Edge of History’s greatest strength is its commitment to complicating the narratives we’ve been told for centuries. The legend of the treasure hinges on a reevaluation of the woman known as La Malinche, who was forced to act as an intermediary for Spanish conquistador Hernán Cortés. La Malinche is a complex figure — she’s considered both a traitor and a victim, depending on who you ask — but the show adds another interpretation to the mix, suggesting she was a “master spy” who used her position within Cortés’ camp to protect the Aztecs’ most valuable artifacts.

    Whether this is true or not, Edge of History begins from the perspective that La Malinche’s bravery, and that of generations of Indigenous women that followed, has been conveniently forgotten by white society. As Jess and her friends follow the clues, they realize that these undersung heroes hold the key to the treasure, and along the way, they begin to chart a new history that finally celebrates the contributions of these non-white and Native figures.

    It’s a credit to the Wibberleys and executive producer Jerry Bruckheimer that National Treasure: Edge of History’s lessons in historiography never feel preachy or, even worse, boring. Instead, they’re a natural extension of Jess’ identity and point of view, one that adds a new layer to a franchise once preoccupied with white, male heroes. History may be written by the conquerors, but the Disney+ series aims to reclaim some of the spoils, to thrilling results.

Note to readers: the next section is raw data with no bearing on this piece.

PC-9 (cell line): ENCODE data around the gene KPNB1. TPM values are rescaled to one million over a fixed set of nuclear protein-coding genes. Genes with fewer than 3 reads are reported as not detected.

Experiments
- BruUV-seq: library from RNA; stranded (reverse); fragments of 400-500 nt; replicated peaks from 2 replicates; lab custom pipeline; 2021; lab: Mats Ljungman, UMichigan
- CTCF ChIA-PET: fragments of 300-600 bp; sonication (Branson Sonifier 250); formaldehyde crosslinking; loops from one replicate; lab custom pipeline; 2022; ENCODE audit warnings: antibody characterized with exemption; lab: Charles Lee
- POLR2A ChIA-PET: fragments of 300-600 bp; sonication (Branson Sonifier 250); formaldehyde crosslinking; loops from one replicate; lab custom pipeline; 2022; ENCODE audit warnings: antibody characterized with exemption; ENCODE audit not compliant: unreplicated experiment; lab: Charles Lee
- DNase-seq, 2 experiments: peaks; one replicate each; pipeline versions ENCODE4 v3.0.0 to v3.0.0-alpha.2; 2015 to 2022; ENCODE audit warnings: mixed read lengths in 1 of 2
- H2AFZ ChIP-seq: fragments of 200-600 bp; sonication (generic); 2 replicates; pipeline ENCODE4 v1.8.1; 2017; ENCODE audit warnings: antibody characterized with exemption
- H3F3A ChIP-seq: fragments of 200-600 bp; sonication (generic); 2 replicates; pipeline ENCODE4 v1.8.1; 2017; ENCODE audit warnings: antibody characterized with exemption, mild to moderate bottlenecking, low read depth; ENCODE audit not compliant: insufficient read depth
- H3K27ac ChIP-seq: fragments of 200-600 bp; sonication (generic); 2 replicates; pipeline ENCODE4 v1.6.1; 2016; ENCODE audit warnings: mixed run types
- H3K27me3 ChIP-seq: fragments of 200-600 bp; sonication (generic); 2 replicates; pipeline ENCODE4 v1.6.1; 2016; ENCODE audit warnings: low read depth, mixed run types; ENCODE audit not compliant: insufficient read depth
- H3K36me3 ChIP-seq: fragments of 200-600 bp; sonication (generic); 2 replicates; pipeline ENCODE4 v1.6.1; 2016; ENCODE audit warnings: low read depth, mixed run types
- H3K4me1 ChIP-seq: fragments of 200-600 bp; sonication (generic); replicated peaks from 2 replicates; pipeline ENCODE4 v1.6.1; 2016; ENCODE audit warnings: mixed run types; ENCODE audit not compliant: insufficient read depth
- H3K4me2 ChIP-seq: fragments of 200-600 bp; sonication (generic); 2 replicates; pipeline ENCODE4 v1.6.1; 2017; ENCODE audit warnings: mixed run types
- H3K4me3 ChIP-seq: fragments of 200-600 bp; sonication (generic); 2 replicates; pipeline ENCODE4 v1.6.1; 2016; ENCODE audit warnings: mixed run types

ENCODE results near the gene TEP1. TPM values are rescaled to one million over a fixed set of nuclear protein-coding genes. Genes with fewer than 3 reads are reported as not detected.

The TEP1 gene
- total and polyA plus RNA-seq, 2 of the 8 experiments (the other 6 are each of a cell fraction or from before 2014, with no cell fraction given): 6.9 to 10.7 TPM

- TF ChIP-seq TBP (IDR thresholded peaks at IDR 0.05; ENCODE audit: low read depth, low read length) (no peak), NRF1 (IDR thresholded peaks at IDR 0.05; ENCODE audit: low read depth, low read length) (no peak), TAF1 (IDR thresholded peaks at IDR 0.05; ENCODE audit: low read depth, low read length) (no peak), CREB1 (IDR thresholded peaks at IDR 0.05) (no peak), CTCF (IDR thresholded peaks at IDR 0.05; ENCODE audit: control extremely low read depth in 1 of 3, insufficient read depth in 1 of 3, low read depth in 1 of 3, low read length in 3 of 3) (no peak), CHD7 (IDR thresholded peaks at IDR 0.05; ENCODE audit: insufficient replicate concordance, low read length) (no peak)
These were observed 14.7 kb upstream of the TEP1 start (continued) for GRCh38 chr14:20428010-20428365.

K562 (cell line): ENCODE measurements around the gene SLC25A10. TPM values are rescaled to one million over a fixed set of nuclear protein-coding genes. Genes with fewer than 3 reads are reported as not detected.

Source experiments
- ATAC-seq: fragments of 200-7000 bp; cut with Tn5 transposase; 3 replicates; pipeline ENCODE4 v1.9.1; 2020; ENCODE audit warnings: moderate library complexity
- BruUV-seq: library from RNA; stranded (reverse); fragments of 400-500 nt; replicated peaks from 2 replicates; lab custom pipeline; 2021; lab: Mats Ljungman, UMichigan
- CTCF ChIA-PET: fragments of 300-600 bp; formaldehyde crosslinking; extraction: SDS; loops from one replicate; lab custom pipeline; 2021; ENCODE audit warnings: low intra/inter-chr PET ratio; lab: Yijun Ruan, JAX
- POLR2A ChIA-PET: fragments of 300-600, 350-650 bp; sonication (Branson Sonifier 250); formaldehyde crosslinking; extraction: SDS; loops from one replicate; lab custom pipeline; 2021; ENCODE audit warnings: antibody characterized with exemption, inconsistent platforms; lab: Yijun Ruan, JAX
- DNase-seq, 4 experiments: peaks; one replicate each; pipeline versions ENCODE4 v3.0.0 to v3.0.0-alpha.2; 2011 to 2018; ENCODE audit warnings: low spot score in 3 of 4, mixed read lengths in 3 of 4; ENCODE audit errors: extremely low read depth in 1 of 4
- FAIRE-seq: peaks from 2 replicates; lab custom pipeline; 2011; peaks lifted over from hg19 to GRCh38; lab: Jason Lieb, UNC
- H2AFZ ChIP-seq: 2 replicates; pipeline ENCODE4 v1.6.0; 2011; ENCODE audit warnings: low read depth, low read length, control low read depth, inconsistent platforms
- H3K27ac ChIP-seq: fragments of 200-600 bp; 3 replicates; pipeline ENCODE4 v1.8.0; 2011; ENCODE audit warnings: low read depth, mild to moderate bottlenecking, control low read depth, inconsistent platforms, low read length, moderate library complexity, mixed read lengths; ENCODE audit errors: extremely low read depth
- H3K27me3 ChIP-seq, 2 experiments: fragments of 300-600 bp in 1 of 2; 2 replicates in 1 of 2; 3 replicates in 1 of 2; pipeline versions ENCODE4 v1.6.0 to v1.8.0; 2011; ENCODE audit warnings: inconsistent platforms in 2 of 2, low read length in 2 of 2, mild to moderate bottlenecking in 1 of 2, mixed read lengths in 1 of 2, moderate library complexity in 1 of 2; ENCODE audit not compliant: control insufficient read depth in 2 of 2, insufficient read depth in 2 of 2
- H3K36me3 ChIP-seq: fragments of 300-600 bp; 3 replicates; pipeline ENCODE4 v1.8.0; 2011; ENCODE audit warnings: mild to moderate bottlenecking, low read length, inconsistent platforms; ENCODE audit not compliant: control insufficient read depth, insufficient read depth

National Treasure: Edge of History premieres Wednesday, December 14 on Disney+.

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    Claire Spellberg Lustig is the Senior Editor at Primetimer and a scholar of The View. Follow her on Twitter at @c_spellberg.

    TOPICS: National Treasure: Edge of History, Disney+, Catherine Zeta-Jones, Cormac Wibberley, Harvey Keitel, Justin Bartha, Lisette Olivera, Marianne Wibberley, Nicolas Cage